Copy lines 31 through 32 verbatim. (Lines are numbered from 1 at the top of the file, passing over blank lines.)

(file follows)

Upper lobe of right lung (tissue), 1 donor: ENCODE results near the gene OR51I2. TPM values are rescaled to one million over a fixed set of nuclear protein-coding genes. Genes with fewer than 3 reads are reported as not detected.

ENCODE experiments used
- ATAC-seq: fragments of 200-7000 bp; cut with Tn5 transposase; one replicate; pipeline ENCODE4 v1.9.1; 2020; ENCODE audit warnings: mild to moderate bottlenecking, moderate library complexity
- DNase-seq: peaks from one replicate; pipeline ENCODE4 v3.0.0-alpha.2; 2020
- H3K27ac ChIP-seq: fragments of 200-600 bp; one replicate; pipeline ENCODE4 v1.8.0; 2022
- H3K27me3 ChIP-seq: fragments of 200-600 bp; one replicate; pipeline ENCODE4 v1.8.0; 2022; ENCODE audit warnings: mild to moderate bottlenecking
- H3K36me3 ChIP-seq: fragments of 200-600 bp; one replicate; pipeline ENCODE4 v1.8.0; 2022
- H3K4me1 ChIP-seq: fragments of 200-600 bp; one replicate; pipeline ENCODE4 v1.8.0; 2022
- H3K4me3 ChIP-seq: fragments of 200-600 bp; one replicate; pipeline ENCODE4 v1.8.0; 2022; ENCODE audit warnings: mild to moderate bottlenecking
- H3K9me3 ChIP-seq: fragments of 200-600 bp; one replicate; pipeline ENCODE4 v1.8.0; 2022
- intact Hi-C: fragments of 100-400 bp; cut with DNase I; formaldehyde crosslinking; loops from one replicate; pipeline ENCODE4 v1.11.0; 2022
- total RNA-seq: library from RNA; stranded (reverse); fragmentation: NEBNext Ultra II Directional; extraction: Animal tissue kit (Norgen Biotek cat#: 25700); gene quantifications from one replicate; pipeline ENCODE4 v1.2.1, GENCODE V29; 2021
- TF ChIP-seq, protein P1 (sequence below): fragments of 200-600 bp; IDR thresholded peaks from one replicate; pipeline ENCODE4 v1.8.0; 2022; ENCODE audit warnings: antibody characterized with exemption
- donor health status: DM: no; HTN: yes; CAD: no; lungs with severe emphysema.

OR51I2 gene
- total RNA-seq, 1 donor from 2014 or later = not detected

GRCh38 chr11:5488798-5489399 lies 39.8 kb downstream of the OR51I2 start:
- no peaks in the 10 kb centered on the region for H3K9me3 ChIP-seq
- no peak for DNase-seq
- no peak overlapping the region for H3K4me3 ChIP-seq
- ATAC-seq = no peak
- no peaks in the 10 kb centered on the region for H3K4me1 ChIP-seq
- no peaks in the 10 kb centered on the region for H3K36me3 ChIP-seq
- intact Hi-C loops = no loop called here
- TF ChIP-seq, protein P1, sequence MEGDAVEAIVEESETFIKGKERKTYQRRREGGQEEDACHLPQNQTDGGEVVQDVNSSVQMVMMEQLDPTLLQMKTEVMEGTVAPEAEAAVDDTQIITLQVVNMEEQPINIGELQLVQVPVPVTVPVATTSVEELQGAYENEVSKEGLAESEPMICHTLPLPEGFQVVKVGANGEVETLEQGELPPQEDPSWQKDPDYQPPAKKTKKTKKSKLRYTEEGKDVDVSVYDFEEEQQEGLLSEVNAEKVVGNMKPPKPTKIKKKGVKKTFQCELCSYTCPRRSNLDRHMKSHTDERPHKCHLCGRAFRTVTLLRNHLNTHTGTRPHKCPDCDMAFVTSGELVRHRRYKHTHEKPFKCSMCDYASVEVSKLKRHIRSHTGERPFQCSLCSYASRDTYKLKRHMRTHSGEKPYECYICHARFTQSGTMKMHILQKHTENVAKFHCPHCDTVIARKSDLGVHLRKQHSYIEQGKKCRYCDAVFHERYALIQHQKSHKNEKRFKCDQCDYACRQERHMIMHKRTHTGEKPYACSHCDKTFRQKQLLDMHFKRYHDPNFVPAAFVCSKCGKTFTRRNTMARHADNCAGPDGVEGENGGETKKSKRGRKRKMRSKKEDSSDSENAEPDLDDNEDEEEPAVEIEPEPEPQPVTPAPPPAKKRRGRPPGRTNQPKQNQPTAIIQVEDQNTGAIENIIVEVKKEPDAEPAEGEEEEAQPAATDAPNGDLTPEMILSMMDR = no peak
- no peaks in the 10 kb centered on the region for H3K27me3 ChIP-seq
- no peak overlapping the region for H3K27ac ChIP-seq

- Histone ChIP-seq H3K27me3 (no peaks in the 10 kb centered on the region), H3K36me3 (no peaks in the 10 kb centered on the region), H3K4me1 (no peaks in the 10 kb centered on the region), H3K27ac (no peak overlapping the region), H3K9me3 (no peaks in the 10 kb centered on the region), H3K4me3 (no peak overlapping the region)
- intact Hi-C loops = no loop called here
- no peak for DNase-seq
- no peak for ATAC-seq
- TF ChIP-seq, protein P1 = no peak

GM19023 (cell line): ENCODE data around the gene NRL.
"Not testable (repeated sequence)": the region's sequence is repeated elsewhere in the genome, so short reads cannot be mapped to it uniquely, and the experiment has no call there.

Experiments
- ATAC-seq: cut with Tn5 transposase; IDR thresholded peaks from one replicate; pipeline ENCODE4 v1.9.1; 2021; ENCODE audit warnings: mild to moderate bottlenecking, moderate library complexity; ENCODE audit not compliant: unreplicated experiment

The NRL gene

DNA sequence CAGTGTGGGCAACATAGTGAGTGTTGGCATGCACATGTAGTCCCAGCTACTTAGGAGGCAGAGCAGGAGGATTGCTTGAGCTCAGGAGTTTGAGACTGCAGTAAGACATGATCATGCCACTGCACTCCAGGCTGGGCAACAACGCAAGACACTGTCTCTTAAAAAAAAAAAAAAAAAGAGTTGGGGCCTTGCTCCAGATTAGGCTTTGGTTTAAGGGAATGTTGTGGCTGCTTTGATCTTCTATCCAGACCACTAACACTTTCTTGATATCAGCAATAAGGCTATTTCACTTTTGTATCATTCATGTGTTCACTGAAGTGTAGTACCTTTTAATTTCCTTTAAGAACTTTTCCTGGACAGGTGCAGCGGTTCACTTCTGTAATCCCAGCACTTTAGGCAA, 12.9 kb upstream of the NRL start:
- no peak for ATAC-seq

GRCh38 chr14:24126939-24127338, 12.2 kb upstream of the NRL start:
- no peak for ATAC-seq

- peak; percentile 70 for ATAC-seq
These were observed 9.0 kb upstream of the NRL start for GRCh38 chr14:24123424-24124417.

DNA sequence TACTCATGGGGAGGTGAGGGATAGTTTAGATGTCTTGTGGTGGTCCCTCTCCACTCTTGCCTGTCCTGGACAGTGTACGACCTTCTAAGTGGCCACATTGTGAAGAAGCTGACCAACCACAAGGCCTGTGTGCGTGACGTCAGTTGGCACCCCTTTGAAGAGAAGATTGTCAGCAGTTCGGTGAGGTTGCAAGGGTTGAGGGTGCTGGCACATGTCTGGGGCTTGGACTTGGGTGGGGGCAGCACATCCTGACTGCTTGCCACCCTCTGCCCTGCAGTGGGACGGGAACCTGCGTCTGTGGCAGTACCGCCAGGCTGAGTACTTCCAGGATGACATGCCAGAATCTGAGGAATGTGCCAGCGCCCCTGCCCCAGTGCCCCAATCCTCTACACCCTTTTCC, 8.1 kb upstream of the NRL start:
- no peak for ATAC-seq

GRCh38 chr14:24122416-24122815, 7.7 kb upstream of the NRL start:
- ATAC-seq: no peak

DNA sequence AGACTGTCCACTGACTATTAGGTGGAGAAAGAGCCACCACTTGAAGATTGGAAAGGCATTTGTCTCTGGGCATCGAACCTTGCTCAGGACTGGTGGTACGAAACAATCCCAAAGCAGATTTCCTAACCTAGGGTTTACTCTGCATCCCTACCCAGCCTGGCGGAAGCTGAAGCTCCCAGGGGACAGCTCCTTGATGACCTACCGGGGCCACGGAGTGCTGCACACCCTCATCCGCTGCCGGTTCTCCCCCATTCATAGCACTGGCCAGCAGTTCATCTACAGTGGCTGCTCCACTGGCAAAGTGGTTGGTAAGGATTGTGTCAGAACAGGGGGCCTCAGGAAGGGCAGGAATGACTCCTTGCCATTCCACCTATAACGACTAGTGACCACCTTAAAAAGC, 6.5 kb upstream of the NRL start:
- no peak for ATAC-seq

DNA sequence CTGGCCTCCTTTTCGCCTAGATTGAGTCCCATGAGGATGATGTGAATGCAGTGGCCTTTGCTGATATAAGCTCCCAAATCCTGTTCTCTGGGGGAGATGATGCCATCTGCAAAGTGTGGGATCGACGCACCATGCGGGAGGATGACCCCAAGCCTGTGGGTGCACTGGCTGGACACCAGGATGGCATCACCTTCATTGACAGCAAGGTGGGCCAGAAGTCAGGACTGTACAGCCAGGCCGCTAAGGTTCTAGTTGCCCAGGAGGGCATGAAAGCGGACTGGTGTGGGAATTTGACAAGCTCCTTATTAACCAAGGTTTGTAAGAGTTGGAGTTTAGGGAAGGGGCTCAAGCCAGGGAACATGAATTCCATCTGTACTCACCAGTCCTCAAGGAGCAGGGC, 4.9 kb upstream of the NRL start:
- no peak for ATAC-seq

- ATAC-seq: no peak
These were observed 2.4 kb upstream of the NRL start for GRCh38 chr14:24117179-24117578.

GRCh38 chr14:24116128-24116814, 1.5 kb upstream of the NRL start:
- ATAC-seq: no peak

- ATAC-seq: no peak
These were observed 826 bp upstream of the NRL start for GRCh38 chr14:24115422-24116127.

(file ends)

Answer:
- no peak for ATAC-seq
- TF ChIP-seq, protein P1 = no peak